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The inside of an engine compartment where the power steering system operates is a hot, dry, and dirty area that is constantly exposed to the elements. This type of environment will often cause rubber hoses, seals and O-rings to rot out. In addition to rubber deterioration, often times leaks can develop from rubber of metal rubbing together for extended periods of time causing leaks.


In addition to the environmental issues causing power steering fluid leaks, another common culprit is the pressure at which the power steering system operates. Traditional power steering systems operate between 150-250 PSI. This intense pressure can cause parts to fail, especially when components are not properly maintained. Many OEM’s do not include a power steering fluid flush in their maintenance suggestions. A problem can develop when power steering fluid becomes contaminated with dust, debris, or in some circumstances metal shavings from previously failed components. This debris can become clogged in hoses or tubes and create a blockage which results in increased power steering fluid pressure. Once the pressure increases, a power steering fluid leak will develop in the system because it is only designed to withstand so much pressure.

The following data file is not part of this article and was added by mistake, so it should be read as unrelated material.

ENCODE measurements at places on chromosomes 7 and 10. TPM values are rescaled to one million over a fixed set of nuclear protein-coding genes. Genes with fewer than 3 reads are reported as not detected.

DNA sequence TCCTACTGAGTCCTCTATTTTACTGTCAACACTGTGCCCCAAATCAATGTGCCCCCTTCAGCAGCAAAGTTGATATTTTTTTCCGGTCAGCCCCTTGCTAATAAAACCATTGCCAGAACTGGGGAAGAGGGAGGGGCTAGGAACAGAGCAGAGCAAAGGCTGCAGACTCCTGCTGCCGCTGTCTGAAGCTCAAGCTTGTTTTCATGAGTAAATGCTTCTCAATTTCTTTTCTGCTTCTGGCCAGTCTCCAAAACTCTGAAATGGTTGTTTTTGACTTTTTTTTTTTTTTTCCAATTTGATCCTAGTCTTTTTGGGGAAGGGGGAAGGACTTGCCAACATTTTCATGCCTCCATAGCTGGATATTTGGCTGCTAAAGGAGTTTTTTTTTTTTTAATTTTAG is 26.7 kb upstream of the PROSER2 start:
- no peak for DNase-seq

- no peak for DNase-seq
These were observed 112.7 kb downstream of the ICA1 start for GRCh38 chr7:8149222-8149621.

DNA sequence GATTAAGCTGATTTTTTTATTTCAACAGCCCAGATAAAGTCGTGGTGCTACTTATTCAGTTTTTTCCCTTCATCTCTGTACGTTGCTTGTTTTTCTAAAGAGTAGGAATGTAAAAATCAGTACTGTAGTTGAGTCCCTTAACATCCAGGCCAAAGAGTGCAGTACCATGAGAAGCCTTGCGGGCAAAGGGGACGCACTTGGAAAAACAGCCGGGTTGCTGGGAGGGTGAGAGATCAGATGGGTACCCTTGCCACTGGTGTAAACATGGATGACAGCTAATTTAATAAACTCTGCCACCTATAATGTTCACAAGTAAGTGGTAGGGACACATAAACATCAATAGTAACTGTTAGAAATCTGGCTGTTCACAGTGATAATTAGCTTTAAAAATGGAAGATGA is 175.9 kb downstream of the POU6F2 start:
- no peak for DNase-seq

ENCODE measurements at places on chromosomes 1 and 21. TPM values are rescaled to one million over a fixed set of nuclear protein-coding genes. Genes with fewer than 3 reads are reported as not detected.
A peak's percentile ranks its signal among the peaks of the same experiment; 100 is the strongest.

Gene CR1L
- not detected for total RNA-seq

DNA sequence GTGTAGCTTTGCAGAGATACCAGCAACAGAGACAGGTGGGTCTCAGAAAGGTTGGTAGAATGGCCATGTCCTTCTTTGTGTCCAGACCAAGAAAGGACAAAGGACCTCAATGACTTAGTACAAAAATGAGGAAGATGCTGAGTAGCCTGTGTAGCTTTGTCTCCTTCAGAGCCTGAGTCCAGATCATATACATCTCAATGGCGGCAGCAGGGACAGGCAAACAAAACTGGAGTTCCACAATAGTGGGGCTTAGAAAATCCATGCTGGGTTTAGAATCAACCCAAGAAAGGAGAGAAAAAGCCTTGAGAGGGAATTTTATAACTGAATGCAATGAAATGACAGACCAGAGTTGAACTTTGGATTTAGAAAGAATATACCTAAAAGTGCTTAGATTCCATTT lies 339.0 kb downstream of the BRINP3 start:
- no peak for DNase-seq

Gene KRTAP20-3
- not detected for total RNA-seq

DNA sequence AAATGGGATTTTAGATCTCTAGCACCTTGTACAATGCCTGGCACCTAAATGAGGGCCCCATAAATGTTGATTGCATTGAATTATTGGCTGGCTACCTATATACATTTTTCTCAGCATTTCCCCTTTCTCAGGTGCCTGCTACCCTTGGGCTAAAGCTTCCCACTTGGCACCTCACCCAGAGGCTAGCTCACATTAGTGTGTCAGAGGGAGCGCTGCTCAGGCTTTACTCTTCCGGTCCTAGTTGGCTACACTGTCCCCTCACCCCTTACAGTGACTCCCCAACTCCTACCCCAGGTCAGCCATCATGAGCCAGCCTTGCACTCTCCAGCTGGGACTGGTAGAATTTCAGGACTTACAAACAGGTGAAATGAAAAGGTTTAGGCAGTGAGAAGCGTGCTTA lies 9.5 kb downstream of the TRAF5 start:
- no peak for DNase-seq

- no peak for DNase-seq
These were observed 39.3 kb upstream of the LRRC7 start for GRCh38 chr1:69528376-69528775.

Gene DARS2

We hope this gives you more info on why you might have a power steering fluid leak. We like to consider ourselves the experts when it comes to power steering coolers.  If you have any power steering cooler questions, please connect with our technicians in our Ask the Experts forum.

Power Steering Q & A > Why Is? > Why is my Power Steering Fluid Leaking (Leaking Power Steering Fluid Causes)?

Why is my Power Steering Fluid Leaking (Leaking Power Steering Fluid Causes)

There are many different types of fluids in vehicles today. The average vehicle contains a minimum of 6 different fluid types. If you want to know why your power steering fluid is leaking, it’s important to know that power steering fluid leaks can develop for a number of reasons. If you are wondering why power steering fluid leaks are happening on your vehicle, you should consider things like age, mileage, type of driving, or the climate you drive in.

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